In Christianity some Church Fathers interpreted the Genesis story in a rather misogynistic light, casting Eve as the temptress who lured Adam into his downfall. (I've read Genesis, it doesn't actually make any suggestions that way): man's fall is the fault of woman. It is related to the angel/whore dichotomy that still pervades modern thinking. Sturges and Hoffe use the Genesis story to comically point out the flaws of this approach to male/female relationships. Jean, as Eve, sets out to prove to Charles that most women are a mixture of 'good' and 'bad' (what ever that means); and attempts to read paradigms onto people often ends in disaster. 


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Of course, Jean is not really being altruistic: in the end, all she wants is for Charles to love her for who she is.

In my opinion, the best romantic comedies say something insightful about romantic relationships in a humorous way, usually looking at the power plays between genders. This is what makes The Lady Eve so great. That, and Stanwyck and Fonda.

What other rom-coms do something similar?

2 comments:

  1. This one is really funny and the references to Adam and Eve is not lost on me. I did not understand the ending though. It just does not make any sense to me and for that reason I like it less that it probably deserves.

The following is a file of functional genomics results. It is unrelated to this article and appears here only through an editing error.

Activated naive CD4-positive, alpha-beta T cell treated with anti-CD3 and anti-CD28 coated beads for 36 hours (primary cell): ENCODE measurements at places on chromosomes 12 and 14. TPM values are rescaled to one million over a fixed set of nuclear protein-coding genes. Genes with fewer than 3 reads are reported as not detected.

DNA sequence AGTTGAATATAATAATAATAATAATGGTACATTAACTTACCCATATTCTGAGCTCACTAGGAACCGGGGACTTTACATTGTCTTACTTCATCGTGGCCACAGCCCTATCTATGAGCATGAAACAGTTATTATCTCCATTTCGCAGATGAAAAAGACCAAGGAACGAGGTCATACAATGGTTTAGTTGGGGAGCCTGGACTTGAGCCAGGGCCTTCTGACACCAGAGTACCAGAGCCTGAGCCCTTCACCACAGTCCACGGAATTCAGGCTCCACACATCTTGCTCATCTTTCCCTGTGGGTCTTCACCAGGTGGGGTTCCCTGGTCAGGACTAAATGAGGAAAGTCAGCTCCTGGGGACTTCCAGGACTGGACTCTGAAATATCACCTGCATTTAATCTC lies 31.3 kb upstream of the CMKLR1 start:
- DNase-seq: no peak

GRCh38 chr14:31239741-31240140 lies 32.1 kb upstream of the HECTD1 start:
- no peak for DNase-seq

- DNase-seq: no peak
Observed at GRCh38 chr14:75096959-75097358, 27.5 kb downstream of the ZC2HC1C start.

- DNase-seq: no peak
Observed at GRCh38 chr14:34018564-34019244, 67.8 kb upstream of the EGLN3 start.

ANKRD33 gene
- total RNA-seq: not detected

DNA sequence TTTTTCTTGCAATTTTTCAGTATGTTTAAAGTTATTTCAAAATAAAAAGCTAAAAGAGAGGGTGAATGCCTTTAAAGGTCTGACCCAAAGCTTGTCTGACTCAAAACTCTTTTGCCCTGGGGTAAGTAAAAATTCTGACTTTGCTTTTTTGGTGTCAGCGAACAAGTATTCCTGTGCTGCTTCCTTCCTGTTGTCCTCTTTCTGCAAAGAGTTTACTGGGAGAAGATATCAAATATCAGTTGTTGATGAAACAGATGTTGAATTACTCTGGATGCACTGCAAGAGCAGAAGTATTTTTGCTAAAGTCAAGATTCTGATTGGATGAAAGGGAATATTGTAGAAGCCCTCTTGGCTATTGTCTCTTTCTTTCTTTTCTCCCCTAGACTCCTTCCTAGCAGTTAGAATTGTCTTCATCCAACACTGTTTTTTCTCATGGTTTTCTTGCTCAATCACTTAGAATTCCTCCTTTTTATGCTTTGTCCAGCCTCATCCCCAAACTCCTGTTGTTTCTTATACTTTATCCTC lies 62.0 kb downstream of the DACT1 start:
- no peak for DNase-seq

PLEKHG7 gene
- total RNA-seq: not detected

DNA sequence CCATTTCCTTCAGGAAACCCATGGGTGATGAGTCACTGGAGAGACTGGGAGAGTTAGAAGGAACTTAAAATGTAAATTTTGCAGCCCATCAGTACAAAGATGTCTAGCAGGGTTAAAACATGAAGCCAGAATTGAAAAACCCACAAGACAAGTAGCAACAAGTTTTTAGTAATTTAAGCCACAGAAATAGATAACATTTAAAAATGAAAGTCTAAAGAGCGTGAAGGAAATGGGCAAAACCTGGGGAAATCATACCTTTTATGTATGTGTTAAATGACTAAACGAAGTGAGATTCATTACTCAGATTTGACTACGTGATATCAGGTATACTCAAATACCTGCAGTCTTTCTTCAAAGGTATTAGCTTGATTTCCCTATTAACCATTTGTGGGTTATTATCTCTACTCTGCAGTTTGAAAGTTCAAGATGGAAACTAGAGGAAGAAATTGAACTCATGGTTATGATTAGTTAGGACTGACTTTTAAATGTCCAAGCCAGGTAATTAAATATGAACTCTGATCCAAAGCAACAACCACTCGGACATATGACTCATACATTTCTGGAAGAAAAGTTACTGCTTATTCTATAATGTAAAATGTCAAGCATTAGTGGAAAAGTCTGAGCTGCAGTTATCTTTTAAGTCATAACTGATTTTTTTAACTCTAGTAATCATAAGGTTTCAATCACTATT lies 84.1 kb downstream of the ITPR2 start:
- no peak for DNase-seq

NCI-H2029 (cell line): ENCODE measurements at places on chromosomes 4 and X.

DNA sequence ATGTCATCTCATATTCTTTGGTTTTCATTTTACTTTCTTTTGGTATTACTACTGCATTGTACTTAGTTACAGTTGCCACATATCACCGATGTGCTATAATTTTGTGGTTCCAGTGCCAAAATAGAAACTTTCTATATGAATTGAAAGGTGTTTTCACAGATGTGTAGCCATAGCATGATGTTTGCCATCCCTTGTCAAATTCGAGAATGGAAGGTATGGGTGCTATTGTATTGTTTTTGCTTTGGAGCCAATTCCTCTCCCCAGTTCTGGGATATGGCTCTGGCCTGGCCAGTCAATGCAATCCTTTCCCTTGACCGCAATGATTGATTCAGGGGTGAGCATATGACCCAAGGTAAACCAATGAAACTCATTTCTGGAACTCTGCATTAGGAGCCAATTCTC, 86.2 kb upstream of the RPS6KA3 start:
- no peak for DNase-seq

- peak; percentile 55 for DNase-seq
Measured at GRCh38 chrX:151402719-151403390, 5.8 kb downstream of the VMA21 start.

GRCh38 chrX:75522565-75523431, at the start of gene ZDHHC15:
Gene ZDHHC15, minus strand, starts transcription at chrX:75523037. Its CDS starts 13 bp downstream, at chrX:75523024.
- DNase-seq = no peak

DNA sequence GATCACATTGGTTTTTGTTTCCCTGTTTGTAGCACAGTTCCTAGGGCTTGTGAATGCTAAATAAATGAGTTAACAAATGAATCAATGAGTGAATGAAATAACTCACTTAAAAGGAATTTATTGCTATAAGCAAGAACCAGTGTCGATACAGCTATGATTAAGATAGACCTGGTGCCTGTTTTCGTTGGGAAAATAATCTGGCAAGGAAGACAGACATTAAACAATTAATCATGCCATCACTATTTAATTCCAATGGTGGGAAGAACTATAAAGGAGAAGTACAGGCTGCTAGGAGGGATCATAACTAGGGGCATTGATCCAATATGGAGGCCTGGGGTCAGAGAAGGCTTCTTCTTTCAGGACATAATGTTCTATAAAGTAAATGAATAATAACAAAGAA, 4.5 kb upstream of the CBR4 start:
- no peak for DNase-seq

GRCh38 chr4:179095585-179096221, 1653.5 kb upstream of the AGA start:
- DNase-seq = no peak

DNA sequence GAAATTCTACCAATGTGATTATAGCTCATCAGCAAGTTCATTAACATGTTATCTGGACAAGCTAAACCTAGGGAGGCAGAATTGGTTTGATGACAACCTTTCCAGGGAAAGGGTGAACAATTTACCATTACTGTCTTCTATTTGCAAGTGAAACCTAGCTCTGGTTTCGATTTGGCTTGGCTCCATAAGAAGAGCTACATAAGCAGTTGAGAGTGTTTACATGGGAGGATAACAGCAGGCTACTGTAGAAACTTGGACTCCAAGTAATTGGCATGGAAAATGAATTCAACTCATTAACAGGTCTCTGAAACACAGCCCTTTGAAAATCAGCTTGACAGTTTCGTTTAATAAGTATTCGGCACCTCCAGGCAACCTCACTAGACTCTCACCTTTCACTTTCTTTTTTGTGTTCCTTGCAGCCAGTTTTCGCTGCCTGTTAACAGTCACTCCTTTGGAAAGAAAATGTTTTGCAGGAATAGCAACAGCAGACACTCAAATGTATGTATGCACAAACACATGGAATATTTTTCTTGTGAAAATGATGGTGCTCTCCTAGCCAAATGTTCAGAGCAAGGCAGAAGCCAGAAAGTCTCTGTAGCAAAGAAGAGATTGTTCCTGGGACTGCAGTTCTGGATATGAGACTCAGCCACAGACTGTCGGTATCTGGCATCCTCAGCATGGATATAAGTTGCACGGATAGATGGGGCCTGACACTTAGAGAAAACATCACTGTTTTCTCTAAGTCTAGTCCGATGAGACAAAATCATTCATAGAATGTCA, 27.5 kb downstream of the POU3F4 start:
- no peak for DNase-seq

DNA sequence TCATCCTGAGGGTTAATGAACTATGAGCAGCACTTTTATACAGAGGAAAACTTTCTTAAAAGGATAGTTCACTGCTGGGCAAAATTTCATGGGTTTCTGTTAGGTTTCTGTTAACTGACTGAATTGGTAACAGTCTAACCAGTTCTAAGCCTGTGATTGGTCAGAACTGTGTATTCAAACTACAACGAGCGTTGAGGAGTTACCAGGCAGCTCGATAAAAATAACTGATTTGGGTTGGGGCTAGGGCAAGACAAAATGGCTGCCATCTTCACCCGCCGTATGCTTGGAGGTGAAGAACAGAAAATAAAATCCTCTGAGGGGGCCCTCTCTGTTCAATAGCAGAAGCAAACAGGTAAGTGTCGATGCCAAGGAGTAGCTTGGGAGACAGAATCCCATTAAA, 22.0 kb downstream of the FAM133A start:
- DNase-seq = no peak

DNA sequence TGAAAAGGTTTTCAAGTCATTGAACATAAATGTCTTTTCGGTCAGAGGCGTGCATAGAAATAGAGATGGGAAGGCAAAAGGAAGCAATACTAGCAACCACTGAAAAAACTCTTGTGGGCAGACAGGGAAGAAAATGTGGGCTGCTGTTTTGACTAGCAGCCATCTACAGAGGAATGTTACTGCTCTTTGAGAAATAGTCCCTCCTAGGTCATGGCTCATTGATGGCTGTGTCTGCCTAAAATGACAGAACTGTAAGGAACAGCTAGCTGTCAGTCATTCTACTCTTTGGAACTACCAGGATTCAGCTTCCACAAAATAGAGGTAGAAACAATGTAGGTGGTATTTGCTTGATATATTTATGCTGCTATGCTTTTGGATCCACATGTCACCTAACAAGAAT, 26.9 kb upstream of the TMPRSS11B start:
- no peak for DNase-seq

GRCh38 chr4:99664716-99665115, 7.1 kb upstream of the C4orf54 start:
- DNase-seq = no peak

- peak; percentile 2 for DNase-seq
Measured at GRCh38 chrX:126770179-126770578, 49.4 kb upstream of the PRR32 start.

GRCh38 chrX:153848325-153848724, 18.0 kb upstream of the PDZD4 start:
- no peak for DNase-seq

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  2. I was unfamiliar with “The Lady Eve” but watched and thoroughly enjoyed it. Rom-coms generally aren't my thing, but I like “Joe Versus the Volcano”, in spite of the popular response to it. It explored different roles but in quite a different way from “Eve”. Meg Ryan literally portrays three different characters. I'd hoped to re-watch it before commenting but time constraints have dictated otherwise. The film was interested in the struggles we have with language and, in particular, how language can be as much a barrier as it can a means for authentic relationships. Joe (Tom Hanks) initially struggles to communicate with Ryan's first character. He deteriorates into random, abrupt, fragmented sentences. By contrast, Ryan's final character is the most genuine and down to earth yet – if memory serves – shows the most flagrant disregard for literal accuracy (she even gives Joe a new name). Though I could be way off base here, I haven't seen the film in a few years and am just describing some general impressions that stuck with me.